What prevents a student from learning in a classroom? What is the barrier: the task? The student? Both? These are the things that a teacher can control. A teacher who knows “how” each of his/her students learn can differentiate teaching in a way that apparent barriers become teaching points that help the student move on and reach a set learning goal.
Kristen GoldMansour and Dr. Ellen Rice from G&R Inclusive Group answered these questions during their training on ‘Creating Adaptive Materials for Students with Diverse Learning Styles’.
An adaptive material is a tool designed to make day-to-day learning more accessible to students in all grades, and therefore make achieve at higher levels. As teachers, our goal is to help students increase in their independence learning, especially if they are involved in distance learning. Thus, the tools we choose should be engaging and respond to their individual learning styles as well as individual circumstances such as a learning disability, higher capabilities or learning in English as their second language.
Getting to Know your Student and Task Analysis Knowing your student and having a system to analyze the learning tasks are the preliminary steps to creating adaptive materials. To that purpose, participants in this webinar, shared and discussed the assumptions about learning barriers and practiced developing a Student Learning Profile following a template criteria that allowed teachers to identify the strengths, interests and learning ‘barriers’ for a student of their choice. Similarly, teachers practiced analyzing a task to identify such “barriers”. Once the task was broken down, they practiced identifying the set “barriers” and turning them into teaching points to help the child move on and finally reach the goal expected.
Adaptive Materials: “Choice Boards in the Virtual World” Kristen explained that this instructional tool allows students to choose different ways to learn about a topic. The learning goal for all the students in the classroom is the same, but the board allows a child to pick and choose how to achieve this learning goal. These “choice boards” respond to the different learning styles and offer students the opportunity to show mastery of their skills and content while building their independence as learners. During the session, Kristen gave details on some of the different types of “boards”- grid boards, column and menus. All were creative ways for a child to learn what needs to be learned, but in fun and interactive ways. There is increased engagement and independence and the teacher can embed accommodations and modifications in these “controlled choices” so children can overcome “barriers” to achievement.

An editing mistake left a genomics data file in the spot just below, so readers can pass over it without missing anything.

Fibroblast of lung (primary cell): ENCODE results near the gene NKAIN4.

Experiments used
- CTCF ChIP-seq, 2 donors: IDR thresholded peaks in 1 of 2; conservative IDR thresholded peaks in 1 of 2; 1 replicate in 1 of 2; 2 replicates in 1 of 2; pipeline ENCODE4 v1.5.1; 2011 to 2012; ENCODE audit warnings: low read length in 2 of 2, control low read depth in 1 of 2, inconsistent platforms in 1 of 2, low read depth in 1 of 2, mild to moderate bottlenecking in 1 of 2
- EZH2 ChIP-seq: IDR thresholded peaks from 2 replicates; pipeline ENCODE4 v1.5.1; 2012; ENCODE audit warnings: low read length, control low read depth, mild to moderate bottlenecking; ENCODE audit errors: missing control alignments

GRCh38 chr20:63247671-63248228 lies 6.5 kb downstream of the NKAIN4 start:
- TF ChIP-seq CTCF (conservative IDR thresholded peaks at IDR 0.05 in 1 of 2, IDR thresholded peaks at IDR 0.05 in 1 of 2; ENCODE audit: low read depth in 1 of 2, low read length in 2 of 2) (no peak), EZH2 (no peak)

The interaction with facilitators and among participants made the sessions a rewarding professional learning for all: “I love the use and exposure to new material!”, “I have gained more insight on more ways how to plan activities for these students”, and as another participant so well stated, “It is a big job for teachers. But if teachers give up on their students then the students will have less of a chance to succeed. This webinar helped teachers and in turn helps the children.” It is a teacher’s responsibility to adapt a lesson to each student’s needs and ability. Much can be learned from this experience.
Please visit the Fordham PDRC website for the webinar recordings. If you prefer, feel free to request a copy of the power point presentation by emailed us at firstname.lastname@example.org.
Stay tune for the upcoming sessions
by Kristen GoldMansour and Dr. Ellen Rice this fall!